The relentless toll of coping with the demands of animal welfare work constantly derails attempts to smooth tensions on the ground with the promise of change. According to Eunice Nah of Agency for Animal Welfare, the number of dog rescue shelters alone in Singapore has grown to 30. That is a lot of animals-in-waiting and punishing personal sacrifices are typical from rescuers who must compete for the same resources and donor base in Singapore.

Until preventive measures make a real impact, sterilisation, rehabilitation and rehoming remain the most effective strategies in the animal welfare arsenal. With culling rates reduced from 14,000 in 2004 to around 1,500 in recent times, stray cat sterilisation has made significant headway. But stray dog sterilisation is ten years behind this progress since it has only begun recently on Jurong Island and Pulau Ubin.

So the toil continues with small relief at the moment, with adoptions steadily on the increase across the board. Collectively, the 10 participating animal welfare groups at the roadshow on Saturday – which included Animal Lovers’ League (ALL), Action for Singapore Dogs (ASD), Save Our Street Dogs (SOSD), SPCA and CWS – rehomed 1,500 animals in 2014. They can only hope that the thousands more will additionally be able to find homes through AVA’s platform to promoting the adoptability of rescued animals.

Beyond adoptions, beyond roadshows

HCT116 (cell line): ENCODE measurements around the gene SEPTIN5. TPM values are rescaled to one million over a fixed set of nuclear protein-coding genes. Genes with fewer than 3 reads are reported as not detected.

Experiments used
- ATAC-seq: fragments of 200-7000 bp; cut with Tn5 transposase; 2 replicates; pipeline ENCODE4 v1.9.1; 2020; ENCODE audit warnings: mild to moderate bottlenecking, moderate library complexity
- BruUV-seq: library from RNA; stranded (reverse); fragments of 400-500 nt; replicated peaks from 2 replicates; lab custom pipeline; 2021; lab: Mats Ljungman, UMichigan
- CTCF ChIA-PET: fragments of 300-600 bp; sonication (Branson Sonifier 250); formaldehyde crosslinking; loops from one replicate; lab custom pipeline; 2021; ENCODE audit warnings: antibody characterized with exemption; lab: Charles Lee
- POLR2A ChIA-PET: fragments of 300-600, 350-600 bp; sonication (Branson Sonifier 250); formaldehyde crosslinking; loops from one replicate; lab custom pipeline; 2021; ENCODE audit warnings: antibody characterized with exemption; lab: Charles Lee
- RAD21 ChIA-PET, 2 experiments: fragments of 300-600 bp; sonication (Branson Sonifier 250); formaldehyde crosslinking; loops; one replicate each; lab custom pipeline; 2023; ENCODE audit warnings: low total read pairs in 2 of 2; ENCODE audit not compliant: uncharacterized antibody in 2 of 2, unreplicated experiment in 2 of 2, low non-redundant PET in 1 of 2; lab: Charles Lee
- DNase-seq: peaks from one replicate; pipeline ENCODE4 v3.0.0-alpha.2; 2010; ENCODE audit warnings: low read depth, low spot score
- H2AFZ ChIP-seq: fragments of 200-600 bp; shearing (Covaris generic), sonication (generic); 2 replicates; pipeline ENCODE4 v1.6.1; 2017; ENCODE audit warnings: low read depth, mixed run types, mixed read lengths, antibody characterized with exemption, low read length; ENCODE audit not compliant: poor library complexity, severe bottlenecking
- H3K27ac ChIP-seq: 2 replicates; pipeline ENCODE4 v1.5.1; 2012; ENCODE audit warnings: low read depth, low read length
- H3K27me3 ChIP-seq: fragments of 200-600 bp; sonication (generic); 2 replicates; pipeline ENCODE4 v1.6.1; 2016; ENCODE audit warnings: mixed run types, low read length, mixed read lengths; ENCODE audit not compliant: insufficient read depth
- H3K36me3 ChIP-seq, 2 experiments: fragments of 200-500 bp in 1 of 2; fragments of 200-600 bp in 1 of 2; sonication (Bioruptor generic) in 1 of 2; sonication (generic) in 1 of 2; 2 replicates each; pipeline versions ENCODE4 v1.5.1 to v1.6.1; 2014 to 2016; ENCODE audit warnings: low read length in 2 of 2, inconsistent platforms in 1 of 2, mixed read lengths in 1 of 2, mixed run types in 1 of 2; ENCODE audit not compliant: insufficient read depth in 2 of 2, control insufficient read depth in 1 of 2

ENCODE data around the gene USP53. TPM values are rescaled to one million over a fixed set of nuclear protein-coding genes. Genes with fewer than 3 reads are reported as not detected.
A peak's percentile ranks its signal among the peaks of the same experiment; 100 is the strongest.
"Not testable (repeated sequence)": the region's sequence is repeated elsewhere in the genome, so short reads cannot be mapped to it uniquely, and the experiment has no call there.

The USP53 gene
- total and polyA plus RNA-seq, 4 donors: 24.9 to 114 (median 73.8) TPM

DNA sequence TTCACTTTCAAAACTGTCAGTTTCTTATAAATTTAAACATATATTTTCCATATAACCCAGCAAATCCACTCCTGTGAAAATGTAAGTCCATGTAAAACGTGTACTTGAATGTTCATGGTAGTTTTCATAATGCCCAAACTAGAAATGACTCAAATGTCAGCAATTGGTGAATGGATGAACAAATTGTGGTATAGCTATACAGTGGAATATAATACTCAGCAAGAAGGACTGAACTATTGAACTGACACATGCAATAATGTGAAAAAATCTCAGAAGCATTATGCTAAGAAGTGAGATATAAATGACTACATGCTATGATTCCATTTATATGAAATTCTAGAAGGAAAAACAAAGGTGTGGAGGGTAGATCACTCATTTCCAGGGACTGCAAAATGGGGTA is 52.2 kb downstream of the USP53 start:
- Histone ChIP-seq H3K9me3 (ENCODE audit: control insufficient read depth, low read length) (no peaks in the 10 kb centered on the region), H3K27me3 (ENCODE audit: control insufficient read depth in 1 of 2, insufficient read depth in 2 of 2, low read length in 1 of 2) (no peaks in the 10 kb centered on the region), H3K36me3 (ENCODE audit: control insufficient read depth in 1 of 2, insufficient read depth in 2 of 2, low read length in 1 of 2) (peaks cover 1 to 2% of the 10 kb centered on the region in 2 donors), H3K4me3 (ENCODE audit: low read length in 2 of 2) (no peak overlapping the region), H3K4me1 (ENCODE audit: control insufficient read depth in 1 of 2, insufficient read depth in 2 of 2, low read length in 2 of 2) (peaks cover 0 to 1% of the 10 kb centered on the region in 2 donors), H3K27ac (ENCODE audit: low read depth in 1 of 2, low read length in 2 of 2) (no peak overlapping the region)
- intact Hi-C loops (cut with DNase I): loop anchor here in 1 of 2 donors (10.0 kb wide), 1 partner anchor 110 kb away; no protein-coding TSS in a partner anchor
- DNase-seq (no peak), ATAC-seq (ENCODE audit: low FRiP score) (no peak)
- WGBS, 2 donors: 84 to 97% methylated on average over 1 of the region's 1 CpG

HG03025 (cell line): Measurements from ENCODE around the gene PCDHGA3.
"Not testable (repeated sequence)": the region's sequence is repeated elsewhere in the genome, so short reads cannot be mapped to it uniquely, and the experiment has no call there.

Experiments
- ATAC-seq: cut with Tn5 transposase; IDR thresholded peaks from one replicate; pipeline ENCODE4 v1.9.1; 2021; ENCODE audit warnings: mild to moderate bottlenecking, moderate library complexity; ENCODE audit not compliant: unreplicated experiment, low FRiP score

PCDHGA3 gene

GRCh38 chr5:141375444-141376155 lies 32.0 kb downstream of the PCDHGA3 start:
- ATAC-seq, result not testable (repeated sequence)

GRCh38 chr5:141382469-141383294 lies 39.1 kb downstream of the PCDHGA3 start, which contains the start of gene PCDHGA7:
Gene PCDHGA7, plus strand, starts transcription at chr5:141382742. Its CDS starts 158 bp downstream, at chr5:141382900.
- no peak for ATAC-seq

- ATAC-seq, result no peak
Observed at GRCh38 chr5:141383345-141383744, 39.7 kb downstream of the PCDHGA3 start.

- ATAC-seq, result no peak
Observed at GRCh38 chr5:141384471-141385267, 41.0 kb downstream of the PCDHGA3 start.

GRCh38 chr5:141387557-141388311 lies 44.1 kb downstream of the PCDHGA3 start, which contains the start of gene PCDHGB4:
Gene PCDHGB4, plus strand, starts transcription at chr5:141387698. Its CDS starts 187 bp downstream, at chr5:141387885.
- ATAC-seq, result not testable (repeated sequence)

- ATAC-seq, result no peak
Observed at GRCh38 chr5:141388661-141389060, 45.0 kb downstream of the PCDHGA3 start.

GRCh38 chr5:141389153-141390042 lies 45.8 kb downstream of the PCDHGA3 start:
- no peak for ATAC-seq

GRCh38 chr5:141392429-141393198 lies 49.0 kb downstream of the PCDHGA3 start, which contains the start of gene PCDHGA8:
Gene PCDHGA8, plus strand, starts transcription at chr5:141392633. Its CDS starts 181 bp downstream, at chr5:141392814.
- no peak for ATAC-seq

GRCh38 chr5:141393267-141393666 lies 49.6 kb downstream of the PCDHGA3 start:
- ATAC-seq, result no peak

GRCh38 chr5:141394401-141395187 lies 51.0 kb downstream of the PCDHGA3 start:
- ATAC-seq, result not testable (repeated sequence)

Joanne Ng of CWS echoes the sentiments of the community when she says that AVA should not put all their education and outreach eggs in this one basket. For lasting change, it needs to look at what is happening in our schools. Encouragingly, MOE schools with the support of AVA will now have animal welfare incorporated into the Primary 4 school curriculum this year, which will in effect ensure that school-going children get at least one lesson on the subject in their formative years at school.

Up to this point, AVA and animal welfare groups operated outside the school curriculum by giving ad-hoc school talks or working with students on projects for their Community Involvement Programme (CIP) when invited to do so. As a result, many schools would not have any exposure to the subject matter at all.

Even with this first positive step by AVA and MOE, the need to help more teachers bring the topic into the classroom remains, and to this end, SPCA is developing an age-appropriate free resource library of lesson plans to empower teachers who are keen to explore.

Causes for Animals made significant inroads with United World College when animal welfare became a part of the international school’s holistic curriculum, with students being graded for their work on animals in and out of the classroom. Other groups engaging students like SOSD and VFA see the potential to work with AVA to extend the reach of youth initiatives in Singapore, especially in the area of promoting tolerance.

Judie Chang of Humane Society of Singapore (HSS) feels support in this area is forthcoming as long as people bring good ideas to the fore. A case in point is the well-designed “Old is Gold” project by final year NTU students promoting the adoption of senior animals.